New, Notable, and Fun: Recent Finds from GPO and LOC

Government websites can be a boon of (free!) information for legal research. For today’s post, I thought I’d highlight a few news items and a few fun finds from the Library of Congress and the GPO.

New: GPO Director

Earlier this week, the Senate confirmed Hugh Halpern as the new Director of the Government Publishing Office. Halpern has held a variety of positions on Capitol Hill over the past 30 years, including Director of Floor Operations for the Speaker of the House. You can read more about Halpern in the GPO’s press release.

Congress.gov Enhancements

In November, Congress.gov added two new enhancements: First, for Senate amendments to bills, you can now see a list of any withdrawn co-sponsors. Second, in an effort to increase accessibility, Congress.gov has made improvements to their search results to make them easier to read for screen readers. You can see all the latest Congress.gov enhancements here.

Notable: CRS Reports on Congress.gov

We reported on this feature in September 2018, but in case you missed it, you can now access a large collection of Congressional Research Service reports through Congress.gov ( https://crsreports.congress.gov/). My favorite way to access the CRS reports on this site is to hit the search button without entering any search terms. This brings you to the index of CRS reports, so you can see the variety of subjects covered. Did you know the Law Library of Congress also creates research reports for Congress? You can access their reports as well, from the Law Library of Congress website.

Just for Fun: Library of Congress’ Free to Use and Reuse Collection

The Library of Congress has digitized large numbers of items in their collections, and have created a Free to Use and Reuse page, where you can browse these digitizations by category. Some collections, such as Veterans, Presidential Inaugurations, or Women’s History Month, might be more relevant to law libraries; myself, I’m partial to the Dogs collection (don’t worry – there’s a Cats one too). Perhaps the best collection here is the Not an Ostrich collection, named after this photo:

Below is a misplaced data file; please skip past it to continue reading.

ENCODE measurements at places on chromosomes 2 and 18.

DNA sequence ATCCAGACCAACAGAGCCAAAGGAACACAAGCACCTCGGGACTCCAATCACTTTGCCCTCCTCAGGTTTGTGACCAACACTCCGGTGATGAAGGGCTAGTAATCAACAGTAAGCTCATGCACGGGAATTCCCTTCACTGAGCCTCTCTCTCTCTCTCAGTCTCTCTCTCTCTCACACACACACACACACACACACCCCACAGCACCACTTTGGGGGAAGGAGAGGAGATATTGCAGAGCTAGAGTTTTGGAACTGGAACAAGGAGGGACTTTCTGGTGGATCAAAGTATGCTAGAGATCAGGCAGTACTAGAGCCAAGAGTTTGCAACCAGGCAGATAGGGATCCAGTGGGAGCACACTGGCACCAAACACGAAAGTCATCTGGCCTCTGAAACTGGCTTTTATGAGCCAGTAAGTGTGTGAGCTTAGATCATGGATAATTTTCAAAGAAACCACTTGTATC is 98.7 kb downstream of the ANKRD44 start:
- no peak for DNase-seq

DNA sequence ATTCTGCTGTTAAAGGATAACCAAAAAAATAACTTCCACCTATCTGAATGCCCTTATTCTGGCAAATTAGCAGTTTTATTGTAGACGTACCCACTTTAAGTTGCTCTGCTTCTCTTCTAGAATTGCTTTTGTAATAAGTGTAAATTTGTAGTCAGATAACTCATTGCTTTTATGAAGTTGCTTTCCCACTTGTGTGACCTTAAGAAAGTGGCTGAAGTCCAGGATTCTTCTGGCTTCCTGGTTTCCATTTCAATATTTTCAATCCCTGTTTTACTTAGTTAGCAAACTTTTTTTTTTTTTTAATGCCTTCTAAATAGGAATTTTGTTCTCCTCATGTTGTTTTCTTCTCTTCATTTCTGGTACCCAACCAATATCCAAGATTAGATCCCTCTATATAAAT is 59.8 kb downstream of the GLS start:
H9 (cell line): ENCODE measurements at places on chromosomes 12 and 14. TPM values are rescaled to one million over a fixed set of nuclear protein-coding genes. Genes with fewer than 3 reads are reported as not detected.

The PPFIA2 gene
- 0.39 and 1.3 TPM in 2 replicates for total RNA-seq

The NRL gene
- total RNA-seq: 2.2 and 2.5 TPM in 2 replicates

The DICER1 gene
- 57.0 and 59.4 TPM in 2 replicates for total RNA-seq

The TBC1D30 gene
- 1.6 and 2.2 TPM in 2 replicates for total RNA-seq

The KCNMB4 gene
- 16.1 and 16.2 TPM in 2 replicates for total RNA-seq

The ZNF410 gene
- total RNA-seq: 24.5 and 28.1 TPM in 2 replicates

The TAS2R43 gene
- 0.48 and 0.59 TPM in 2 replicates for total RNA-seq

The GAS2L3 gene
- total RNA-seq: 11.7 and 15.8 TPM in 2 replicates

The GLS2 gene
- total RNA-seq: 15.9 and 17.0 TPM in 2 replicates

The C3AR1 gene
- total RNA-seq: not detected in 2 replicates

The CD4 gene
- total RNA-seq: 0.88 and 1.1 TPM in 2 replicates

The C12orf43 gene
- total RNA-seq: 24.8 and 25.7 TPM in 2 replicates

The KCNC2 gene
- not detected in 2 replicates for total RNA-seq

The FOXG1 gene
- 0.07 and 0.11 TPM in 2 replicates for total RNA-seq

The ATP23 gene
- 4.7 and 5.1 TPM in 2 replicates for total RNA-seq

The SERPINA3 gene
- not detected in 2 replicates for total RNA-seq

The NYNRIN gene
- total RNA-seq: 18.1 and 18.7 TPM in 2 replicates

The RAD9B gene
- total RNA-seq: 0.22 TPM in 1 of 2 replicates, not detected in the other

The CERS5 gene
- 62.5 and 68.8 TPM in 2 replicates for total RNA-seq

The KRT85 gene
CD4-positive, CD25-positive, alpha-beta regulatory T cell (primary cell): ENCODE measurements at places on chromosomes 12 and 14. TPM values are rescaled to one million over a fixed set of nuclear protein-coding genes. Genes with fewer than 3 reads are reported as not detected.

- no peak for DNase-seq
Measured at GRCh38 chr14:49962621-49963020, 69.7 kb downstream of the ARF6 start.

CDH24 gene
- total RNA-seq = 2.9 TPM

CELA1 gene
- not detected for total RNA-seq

“Not an Ostrich” – https://www.loc.gov/resource/ppmsca.40935/

These are just a few of the new and notable finds from the GPO and the Library of Congress. Do you have your own favorite features? Please share!

GPO and Law Library of Congress to Digitize the Serial Set

The GPO and the Law Library of Congress announced plans last week to digitize the Congressional Serial Set going back to the first volume from 1817. The digitization will take place through the Law Library of Congress and the GPO will store the files and upload them onto Govinfo for free public access. The project is expected to take at least a decade to complete. This digitization effort follows on the heels of HeinOnline, which began digitizing the serial set several years ago and made the first phase of its digitization available in October 2018. Hein’s digitization has been made available for free to HeinOnline Academic subscribers, Core+ subscribers, and subscribers of HeinOnline’s U.S. Congressional Documents.

GPO Launches New GPO.gov Website

The U.S. Government Publishing Office (GPO) is launching a newly designed, user-friendly agency website.

Here is the ANNOUNCEMENT

Take a look and submit feedback through the surveymonkey link on the announcement.